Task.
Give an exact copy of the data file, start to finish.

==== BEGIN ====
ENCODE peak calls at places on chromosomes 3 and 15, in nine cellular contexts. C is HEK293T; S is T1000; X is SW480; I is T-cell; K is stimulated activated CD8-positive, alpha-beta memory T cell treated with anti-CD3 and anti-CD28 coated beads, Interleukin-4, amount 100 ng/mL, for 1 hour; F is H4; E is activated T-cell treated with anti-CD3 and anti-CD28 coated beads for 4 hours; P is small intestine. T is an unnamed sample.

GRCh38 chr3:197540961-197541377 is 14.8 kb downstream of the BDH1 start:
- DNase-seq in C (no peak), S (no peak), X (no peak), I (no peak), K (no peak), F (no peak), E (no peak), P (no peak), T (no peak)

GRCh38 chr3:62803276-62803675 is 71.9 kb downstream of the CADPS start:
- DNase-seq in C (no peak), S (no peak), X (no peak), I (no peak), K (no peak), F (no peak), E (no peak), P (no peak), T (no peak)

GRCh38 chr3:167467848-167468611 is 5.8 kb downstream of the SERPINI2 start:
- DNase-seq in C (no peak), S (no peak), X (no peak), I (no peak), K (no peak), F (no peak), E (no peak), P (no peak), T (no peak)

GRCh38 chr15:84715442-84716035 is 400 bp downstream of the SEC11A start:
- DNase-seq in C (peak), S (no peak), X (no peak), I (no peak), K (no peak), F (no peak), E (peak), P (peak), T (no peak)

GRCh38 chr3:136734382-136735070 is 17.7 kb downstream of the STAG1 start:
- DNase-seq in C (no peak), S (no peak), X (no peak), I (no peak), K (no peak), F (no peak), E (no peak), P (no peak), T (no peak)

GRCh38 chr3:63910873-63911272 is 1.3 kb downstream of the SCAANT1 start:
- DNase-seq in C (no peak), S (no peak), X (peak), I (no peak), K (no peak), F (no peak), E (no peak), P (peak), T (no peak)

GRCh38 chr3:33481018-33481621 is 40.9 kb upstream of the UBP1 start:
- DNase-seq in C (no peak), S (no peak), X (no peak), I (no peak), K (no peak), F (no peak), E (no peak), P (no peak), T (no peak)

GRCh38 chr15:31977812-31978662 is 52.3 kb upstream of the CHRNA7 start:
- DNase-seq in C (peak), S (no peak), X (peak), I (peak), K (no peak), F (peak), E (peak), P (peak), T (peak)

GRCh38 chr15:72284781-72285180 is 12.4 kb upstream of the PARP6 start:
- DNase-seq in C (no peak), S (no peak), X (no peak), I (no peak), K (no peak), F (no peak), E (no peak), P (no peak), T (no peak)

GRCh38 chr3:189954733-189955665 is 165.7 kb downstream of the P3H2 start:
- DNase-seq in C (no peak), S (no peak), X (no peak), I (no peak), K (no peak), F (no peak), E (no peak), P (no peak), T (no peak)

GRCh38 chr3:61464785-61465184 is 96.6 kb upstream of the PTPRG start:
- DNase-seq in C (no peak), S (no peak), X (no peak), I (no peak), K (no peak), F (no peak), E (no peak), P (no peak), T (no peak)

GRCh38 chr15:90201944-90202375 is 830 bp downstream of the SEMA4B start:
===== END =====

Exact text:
ENCODE peak calls at places on chromosomes 3 and 15, in nine cellular contexts. C is HEK293T; S is T1000; X is SW480; I is T-cell; K is stimulated activated CD8-positive, alpha-beta memory T cell treated with anti-CD3 and anti-CD28 coated beads, Interleukin-4, amount 100 ng/mL, for 1 hour; F is H4; E is activated T-cell treated with anti-CD3 and anti-CD28 coated beads for 4 hours; P is small intestine. T is an unnamed sample.

GRCh38 chr3:197540961-197541377 is 14.8 kb downstream of the BDH1 start:
- DNase-seq in C (no peak), S (no peak), X (no peak), I (no peak), K (no peak), F (no peak), E (no peak), P (no peak), T (no peak)

GRCh38 chr3:62803276-62803675 is 71.9 kb downstream of the CADPS start:
- DNase-seq in C (no peak), S (no peak), X (no peak), I (no peak), K (no peak), F (no peak), E (no peak), P (no peak), T (no peak)

GRCh38 chr3:167467848-167468611 is 5.8 kb downstream of the SERPINI2 start:
- DNase-seq in C (no peak), S (no peak), X (no peak), I (no peak), K (no peak), F (no peak), E (no peak), P (no peak), T (no peak)

GRCh38 chr15:84715442-84716035 is 400 bp downstream of the SEC11A start:
- DNase-seq in C (peak), S (no peak), X (no peak), I (no peak), K (no peak), F (no peak), E (peak), P (peak), T (no peak)

GRCh38 chr3:136734382-136735070 is 17.7 kb downstream of the STAG1 start:
- DNase-seq in C (no peak), S (no peak), X (no peak), I (no peak), K (no peak), F (no peak), E (no peak), P (no peak), T (no peak)

GRCh38 chr3:63910873-63911272 is 1.3 kb downstream of the SCAANT1 start:
- DNase-seq in C (no peak), S (no peak), X (peak), I (no peak), K (no peak), F (no peak), E (no peak), P (peak), T (no peak)

GRCh38 chr3:33481018-33481621 is 40.9 kb upstream of the UBP1 start:
- DNase-seq in C (no peak), S (no peak), X (no peak), I (no peak), K (no peak), F (no peak), E (no peak), P (no peak), T (no peak)

GRCh38 chr15:31977812-31978662 is 52.3 kb upstream of the CHRNA7 start:
- DNase-seq in C (peak), S (no peak), X (peak), I (peak), K (no peak), F (peak), E (peak), P (peak), T (peak)

GRCh38 chr15:72284781-72285180 is 12.4 kb upstream of the PARP6 start:
- DNase-seq in C (no peak), S (no peak), X (no peak), I (no peak), K (no peak), F (no peak), E (no peak), P (no peak), T (no peak)

GRCh38 chr3:189954733-189955665 is 165.7 kb downstream of the P3H2 start:
- DNase-seq in C (no peak), S (no peak), X (no peak), I (no peak), K (no peak), F (no peak), E (no peak), P (no peak), T (no peak)

GRCh38 chr3:61464785-61465184 is 96.6 kb upstream of the PTPRG start:
- DNase-seq in C (no peak), S (no peak), X (no peak), I (no peak), K (no peak), F (no peak), E (no peak), P (no peak), T (no peak)

GRCh38 chr15:90201944-90202375 is 830 bp downstream of the SEMA4B start: